1.1. Warhammer
What am I NOT doing for Warhammer? Organizing a large multiplayer battle to kick off the year in Warhammer Fantasy, coming up with new rules for it, and quickly assembling some Daemons of Chaos to participate next Monday are not part of that list. A little discussion of the rules I've come up with is impending.

Also have a load of orcs and goblins on the painting back burner.  What is the collective noun for orcs? A horde? A WAAGH? A verdure? Also, to paint: the rest of the Daemons,  so will be posting some WIPs soon. As well as a sweet sweet Kickstarter that will probably take FOREVER to finish,  so I can't wait!

1.2. Bolt Action
Have a load of regular British Infantry that also  need painting-- been sticking to a small elite,  fully-painted Airborne force, which means that when my artillery misfires and hits any of them (which, by the way, is ALL THE TIME), a huge chunk of points go swirling down the toilet like so many of my hopes and dreams.

1.3. Malifaux
Ugh.  Another entry in the "to paint" queue. Of my four crews, two are fully painted. Have also, unexpectedly,  amassed a ridonkolous amount of cards. But hey, at least it's diceless! So far though, having a blast with the system, and will be dedicating a lot of blogspace and battle reports to this in the near future.

1.4. Saga
Been shanghaied into playing Gripping Beast's historical skirmish game by friends, and am now in possession of 26 first-century Scots. This means, of course, that I will paint them as Hollywoodly, historically-inaccurate as possible: green tartan, blue Braveheart facepaint. Now if I can only do something about their flaccid spears. Which is now the number one contender for my warband name.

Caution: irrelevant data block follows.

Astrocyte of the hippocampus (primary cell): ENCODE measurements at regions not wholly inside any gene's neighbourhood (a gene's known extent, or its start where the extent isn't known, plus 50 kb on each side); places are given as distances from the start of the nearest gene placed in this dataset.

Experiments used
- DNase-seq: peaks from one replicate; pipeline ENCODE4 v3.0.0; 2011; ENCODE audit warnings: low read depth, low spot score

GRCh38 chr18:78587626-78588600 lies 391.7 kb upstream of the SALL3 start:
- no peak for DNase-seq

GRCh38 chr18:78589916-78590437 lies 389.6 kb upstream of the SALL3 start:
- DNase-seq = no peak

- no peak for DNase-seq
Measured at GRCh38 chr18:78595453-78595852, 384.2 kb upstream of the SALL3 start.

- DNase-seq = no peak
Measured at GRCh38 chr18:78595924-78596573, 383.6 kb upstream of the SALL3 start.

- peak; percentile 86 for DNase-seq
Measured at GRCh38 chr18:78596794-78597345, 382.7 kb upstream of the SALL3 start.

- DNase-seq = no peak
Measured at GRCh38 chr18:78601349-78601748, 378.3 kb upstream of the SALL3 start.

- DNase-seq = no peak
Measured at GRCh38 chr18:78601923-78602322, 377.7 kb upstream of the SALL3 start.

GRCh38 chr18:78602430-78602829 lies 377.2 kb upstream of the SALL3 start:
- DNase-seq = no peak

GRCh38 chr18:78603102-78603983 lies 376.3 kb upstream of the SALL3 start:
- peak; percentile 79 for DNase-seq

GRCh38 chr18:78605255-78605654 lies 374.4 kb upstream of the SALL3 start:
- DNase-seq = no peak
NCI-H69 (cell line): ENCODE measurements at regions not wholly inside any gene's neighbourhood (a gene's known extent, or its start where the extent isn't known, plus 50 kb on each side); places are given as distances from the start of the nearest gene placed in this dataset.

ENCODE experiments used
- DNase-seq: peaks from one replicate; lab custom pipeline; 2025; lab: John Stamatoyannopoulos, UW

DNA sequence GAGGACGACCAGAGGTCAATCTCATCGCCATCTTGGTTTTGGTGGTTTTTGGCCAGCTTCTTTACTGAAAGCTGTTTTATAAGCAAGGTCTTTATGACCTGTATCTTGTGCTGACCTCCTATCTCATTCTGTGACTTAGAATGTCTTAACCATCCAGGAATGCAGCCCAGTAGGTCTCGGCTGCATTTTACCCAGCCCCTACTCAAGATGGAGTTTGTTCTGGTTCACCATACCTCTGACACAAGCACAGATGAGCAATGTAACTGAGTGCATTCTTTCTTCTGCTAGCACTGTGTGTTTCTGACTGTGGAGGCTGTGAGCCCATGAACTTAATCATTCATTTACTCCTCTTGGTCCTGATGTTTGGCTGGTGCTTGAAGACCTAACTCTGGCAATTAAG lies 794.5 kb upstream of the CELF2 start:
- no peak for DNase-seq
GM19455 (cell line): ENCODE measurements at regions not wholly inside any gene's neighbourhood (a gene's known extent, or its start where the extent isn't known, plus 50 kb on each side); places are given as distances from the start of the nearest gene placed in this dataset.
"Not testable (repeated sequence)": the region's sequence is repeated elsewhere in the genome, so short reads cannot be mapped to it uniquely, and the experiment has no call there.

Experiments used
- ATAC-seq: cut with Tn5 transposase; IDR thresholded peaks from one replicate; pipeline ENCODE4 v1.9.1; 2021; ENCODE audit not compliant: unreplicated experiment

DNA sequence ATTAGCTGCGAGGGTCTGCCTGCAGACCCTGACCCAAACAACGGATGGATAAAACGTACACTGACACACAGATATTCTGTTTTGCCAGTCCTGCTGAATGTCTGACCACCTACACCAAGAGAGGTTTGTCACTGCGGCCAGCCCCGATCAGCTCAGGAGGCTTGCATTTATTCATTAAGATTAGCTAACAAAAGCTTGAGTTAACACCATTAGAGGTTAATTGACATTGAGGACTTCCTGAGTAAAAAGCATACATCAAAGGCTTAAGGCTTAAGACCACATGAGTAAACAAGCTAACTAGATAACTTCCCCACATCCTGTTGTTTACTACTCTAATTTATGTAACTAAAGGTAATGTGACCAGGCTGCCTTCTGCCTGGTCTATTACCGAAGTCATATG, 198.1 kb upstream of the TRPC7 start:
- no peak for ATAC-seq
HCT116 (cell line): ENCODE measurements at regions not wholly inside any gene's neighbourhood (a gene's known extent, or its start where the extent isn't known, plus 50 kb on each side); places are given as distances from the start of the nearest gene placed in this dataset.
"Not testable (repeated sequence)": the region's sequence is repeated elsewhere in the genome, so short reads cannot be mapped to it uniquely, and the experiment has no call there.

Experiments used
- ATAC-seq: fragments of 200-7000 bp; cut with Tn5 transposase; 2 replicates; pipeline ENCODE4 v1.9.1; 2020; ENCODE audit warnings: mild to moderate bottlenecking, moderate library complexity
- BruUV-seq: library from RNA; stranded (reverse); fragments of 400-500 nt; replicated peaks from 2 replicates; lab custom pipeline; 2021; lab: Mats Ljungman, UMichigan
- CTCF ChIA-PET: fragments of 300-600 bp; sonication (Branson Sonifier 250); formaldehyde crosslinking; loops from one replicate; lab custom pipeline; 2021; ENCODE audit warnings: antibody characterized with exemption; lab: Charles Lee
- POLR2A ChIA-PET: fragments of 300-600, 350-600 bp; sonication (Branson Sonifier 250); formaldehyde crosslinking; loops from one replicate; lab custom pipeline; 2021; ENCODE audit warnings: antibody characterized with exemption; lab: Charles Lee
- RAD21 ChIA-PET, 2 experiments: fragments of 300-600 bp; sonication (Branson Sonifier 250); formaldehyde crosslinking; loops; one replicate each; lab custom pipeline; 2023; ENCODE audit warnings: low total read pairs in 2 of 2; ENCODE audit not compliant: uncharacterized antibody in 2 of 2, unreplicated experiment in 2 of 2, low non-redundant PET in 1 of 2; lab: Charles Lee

from the clan McShrinkage

2. RPGs
2.1. Shadowrun 5e
Following a fun session  I GMed for some friends, will be following it up with another run soon. Remind me to tell you how the first run went, sometime. The rules still make my head hurt, but the pounding in my temples when I try to navigate the rulebook or look something up at least now has a catchy beat.

Love, thy will be done. 
3.1. Dragon Age: Inquisition
Finally finished,  after only 100 hours of play! So naturally I immediately rolled up another character. And taking another crack at wooing Cassandra: Warrior Princess,  who broke it off with my previous character without my noticing until several dozen hours worth of play after. It's like high school all over again.

3.2. ROME 2: Total War
I've started up a new campaign,  and thoroughly enjoying the new rig,  which can now handle everything at max settings. After action reports and screenshots will at some point hurtle in your direction like flaming boulders hurled by ballistae.

3.3. Middle Earth: Shadows of Mordor
The third entry of Games I Am Playing This Year That Have a Colon in the Title,  now my go-to for instant gratification, and when I have only 30 minutes to play something. Again, must think up a collective noun for greenskins.

3.4. Other games in the pipeline
Prison Architect, Civ Beyond Earth,  and the rest of the Pile of Shame I've built up over many a long, cold Steam sale. Because I dont play enough games, apparently.

4.1. Lots of incoming things  for which I am all hot and bothered: Rum&Bones, Dead of Winter, Dwarf King's Hold. There's also maybe Sails of Glory. And Battletech perhapsmaybe. As well as some musings about Android: Netrunner, and Cat Tower, because I have toxoplasmosis in the brain.

So I have a lot to write,  between games, and I am fairly slightly confident that we'll get around to definitely some of most of them, eventually. Stay tuned!